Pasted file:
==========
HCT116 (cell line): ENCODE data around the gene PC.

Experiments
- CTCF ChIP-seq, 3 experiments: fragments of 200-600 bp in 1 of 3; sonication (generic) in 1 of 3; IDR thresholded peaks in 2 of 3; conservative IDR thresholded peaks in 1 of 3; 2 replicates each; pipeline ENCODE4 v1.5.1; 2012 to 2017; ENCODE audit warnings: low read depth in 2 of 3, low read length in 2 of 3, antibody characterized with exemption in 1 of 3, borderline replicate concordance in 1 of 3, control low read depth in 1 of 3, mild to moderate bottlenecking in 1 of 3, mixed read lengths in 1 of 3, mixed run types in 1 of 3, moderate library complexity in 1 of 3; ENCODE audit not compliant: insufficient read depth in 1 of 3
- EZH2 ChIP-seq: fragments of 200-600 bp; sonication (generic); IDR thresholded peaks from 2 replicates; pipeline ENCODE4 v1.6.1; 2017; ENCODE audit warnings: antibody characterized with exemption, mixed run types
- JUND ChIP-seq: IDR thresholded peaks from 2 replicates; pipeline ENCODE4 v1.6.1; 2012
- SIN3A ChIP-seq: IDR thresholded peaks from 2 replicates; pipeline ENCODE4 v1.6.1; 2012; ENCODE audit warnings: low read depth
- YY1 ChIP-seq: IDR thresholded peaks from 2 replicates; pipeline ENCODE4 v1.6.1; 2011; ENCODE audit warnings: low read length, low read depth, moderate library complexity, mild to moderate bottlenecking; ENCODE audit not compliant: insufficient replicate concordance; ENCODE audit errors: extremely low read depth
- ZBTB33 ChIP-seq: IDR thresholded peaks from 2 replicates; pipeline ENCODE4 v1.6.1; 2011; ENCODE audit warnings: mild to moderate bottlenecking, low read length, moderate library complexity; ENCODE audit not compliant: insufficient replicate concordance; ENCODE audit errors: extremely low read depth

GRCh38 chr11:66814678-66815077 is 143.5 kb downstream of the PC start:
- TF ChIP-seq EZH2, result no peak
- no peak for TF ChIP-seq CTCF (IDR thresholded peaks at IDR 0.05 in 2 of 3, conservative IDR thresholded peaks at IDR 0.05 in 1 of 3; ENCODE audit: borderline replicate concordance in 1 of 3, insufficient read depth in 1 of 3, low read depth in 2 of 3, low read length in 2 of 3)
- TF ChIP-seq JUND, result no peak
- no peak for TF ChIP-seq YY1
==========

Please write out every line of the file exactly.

HCT116 (cell line): ENCODE data around the gene PC.

Experiments
- CTCF ChIP-seq, 3 experiments: fragments of 200-600 bp in 1 of 3; sonication (generic) in 1 of 3; IDR thresholded peaks in 2 of 3; conservative IDR thresholded peaks in 1 of 3; 2 replicates each; pipeline ENCODE4 v1.5.1; 2012 to 2017; ENCODE audit warnings: low read depth in 2 of 3, low read length in 2 of 3, antibody characterized with exemption in 1 of 3, borderline replicate concordance in 1 of 3, control low read depth in 1 of 3, mild to moderate bottlenecking in 1 of 3, mixed read lengths in 1 of 3, mixed run types in 1 of 3, moderate library complexity in 1 of 3; ENCODE audit not compliant: insufficient read depth in 1 of 3
- EZH2 ChIP-seq: fragments of 200-600 bp; sonication (generic); IDR thresholded peaks from 2 replicates; pipeline ENCODE4 v1.6.1; 2017; ENCODE audit warnings: antibody characterized with exemption, mixed run types
- JUND ChIP-seq: IDR thresholded peaks from 2 replicates; pipeline ENCODE4 v1.6.1; 2012
- SIN3A ChIP-seq: IDR thresholded peaks from 2 replicates; pipeline ENCODE4 v1.6.1; 2012; ENCODE audit warnings: low read depth
- YY1 ChIP-seq: IDR thresholded peaks from 2 replicates; pipeline ENCODE4 v1.6.1; 2011; ENCODE audit warnings: low read length, low read depth, moderate library complexity, mild to moderate bottlenecking; ENCODE audit not compliant: insufficient replicate concordance; ENCODE audit errors: extremely low read depth
- ZBTB33 ChIP-seq: IDR thresholded peaks from 2 replicates; pipeline ENCODE4 v1.6.1; 2011; ENCODE audit warnings: mild to moderate bottlenecking, low read length, moderate library complexity; ENCODE audit not compliant: insufficient replicate concordance; ENCODE audit errors: extremely low read depth

GRCh38 chr11:66814678-66815077 is 143.5 kb downstream of the PC start:
- TF ChIP-seq EZH2, result no peak
- no peak for TF ChIP-seq CTCF (IDR thresholded peaks at IDR 0.05 in 2 of 3, conservative IDR thresholded peaks at IDR 0.05 in 1 of 3; ENCODE audit: borderline replicate concordance in 1 of 3, insufficient read depth in 1 of 3, low read depth in 2 of 3, low read length in 2 of 3)
- TF ChIP-seq JUND, result no peak
- no peak for TF ChIP-seq YY1